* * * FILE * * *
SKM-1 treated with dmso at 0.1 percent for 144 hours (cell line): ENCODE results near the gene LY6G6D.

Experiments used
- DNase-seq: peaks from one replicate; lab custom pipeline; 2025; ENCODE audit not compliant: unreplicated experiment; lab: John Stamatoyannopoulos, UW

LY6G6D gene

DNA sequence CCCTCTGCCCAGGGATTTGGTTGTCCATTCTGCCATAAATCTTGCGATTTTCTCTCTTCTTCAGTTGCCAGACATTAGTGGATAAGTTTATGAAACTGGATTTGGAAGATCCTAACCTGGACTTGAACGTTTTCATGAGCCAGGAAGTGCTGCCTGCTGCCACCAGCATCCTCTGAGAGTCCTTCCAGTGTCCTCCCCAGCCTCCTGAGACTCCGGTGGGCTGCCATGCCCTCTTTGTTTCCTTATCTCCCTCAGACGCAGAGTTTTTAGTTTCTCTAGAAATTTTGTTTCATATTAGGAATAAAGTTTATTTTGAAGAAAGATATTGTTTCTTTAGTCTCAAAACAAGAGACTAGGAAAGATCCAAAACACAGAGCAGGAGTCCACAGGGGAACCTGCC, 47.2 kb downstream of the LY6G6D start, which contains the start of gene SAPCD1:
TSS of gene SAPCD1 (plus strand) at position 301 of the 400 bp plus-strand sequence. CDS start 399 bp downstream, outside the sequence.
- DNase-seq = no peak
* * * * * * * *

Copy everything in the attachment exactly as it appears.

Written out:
SKM-1 treated with dmso at 0.1 percent for 144 hours (cell line): ENCODE results near the gene LY6G6D.

Experiments used
- DNase-seq: peaks from one replicate; lab custom pipeline; 2025; ENCODE audit not compliant: unreplicated experiment; lab: John Stamatoyannopoulos, UW

LY6G6D gene

DNA sequence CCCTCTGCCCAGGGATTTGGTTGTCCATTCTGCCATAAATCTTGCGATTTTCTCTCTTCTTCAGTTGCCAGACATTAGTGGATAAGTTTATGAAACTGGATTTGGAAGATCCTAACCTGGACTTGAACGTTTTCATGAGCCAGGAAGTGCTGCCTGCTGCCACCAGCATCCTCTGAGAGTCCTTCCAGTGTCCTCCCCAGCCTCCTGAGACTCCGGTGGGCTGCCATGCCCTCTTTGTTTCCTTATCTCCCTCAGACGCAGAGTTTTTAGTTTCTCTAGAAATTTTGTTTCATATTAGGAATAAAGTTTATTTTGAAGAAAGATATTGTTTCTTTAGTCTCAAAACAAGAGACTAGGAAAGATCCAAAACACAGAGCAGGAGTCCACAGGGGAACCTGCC, 47.2 kb downstream of the LY6G6D start, which contains the start of gene SAPCD1:
TSS of gene SAPCD1 (plus strand) at position 301 of the 400 bp plus-strand sequence. CDS start 399 bp downstream, outside the sequence.
- DNase-seq = no peak